It’s been 17 years since Rick Ankiel reinvented himself as a strong-armed, major league outfielder after suddenly losing his control as a pitcher.
The left-hander, who made his big league debut as a member of the St. Louis Cardinals, announced during the team’s post-game telecast on Fox Sports Midwest that he’s ready to reinvent himself once again. He says his fastball, sinker and true curve translate well to the today’s power game.
“When you take a look at baseball, the game has swung back around to my style of pitching,” he said on FSM. “We talk about the big curveball, the fastballs up, so I feel like why not come back as a lefty reliever and put one more chapter on the book.”
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Ankiel was drafted by the Cardinals in the second round of the 1997 MLB Draft out of Port St. Lucie High School in Florida and made his big league debut barely two years late at age 19. But he established himself in 2000, going 11-7 with a 3.50 ERA and striking out 194 batters in 175 innings.
Ankiel went 3-0 during a September stretch drive, helping the Cardinals to a first-place finish in the National League Central Division and inserting himself into the conversation for NL Rookie of the Year. He finished second to Atlanta’s Rafael Furcal.
But Ankiel lost his composure in the divisional series after manager Tony LaRussa tabbed him as the Game 1 starter against the Braves ‘ eventual Hall of Famer Greg Maddux. In the third inning, he allowed four runs, walking four along the way and throwing five wild pitches. Ankiel was yanked in the first inning of his next start, Game 2 of the NLCS.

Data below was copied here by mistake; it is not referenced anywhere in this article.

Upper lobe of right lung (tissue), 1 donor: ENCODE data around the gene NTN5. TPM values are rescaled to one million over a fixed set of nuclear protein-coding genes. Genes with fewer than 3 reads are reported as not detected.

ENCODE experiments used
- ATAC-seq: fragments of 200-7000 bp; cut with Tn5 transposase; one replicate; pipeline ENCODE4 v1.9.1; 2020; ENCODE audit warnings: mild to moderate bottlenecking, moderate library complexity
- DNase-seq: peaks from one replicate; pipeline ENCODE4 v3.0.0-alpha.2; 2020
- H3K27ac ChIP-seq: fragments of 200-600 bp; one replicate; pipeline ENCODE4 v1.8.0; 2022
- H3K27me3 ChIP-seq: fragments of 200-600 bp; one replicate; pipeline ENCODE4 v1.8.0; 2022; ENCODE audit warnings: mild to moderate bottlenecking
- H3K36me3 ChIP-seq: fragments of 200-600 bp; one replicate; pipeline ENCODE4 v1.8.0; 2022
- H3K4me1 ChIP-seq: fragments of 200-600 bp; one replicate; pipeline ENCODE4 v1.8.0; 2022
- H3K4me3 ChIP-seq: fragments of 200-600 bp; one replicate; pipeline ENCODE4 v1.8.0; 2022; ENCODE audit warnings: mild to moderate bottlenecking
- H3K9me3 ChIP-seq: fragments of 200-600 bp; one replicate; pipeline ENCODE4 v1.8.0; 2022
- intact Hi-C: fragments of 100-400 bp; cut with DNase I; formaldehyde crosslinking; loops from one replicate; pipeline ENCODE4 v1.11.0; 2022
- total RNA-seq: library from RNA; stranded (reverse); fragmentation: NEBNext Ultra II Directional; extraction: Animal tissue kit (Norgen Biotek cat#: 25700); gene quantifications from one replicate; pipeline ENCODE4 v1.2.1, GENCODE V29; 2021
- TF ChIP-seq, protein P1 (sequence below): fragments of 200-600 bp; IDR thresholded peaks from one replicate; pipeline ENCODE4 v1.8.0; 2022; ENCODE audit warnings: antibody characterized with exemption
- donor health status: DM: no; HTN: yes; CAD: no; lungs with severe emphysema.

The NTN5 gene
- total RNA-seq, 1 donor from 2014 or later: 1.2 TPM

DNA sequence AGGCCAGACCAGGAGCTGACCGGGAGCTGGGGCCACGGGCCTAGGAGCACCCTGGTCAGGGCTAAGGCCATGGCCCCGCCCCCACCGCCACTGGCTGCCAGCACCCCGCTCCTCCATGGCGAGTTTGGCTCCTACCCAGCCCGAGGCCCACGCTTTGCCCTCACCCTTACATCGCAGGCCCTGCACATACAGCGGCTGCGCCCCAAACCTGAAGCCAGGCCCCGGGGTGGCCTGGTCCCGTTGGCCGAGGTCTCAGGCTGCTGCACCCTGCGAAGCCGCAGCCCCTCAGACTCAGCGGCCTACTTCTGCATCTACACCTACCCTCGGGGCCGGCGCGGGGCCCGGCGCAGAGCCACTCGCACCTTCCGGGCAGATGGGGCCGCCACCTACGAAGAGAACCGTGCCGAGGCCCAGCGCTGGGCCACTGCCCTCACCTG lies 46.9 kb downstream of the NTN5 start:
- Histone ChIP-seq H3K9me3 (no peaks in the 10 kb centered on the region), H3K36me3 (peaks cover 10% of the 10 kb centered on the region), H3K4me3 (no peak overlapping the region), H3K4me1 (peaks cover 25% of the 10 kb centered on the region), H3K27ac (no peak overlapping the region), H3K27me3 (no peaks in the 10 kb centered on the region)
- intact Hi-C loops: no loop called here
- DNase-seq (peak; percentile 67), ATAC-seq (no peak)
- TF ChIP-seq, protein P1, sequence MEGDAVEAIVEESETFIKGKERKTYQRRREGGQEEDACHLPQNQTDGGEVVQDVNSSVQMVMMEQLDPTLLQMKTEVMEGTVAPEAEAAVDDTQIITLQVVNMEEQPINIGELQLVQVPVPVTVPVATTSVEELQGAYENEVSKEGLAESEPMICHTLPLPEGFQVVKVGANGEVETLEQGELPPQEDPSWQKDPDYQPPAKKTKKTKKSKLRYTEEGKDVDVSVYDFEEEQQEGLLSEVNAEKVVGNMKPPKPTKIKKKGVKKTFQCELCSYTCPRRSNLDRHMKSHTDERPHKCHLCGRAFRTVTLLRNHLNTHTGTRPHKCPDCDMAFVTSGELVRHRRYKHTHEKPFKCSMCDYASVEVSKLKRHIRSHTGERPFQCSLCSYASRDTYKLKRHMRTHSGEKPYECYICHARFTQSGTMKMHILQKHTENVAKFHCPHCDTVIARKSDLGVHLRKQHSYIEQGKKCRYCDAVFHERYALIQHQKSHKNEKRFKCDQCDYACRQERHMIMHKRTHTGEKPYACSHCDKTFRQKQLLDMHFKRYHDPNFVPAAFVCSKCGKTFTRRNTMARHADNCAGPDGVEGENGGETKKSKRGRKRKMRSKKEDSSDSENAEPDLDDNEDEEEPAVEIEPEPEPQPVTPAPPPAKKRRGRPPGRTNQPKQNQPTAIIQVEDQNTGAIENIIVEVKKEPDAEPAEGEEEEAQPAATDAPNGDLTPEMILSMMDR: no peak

He never regained his control and, after getting off a disastrous start to the 2001 season, Ankiel walked away from the pitcher’s mound.
His improbable big-league return came three years later when he belted 11 home runs with 39 RBIs in just 47 games as an outfielder.
Ankiel wrapped up an 11-year career with three different teams in 2013, batting .240 with 76 home runs. He hasn’t played since. Last week in the Bluegrass World Series, an annual exhibition of former major leaguers and college all-stars held in Louisville, Kentucky, the pitcher-turned-outfielder took the mound and struck out the only batter he faced.
He reached 90 mph on the Louisville Slugger Stadium radar while also getting a pair of hits. It was days later that he said on FSM that he was “toying” with the idea of a return.
He told USA Today that he weighed the pros and cons of a comeback attempt and couldn’t come up with a single reason not to give it a shot if he can “control the anxiety, which I think I can.”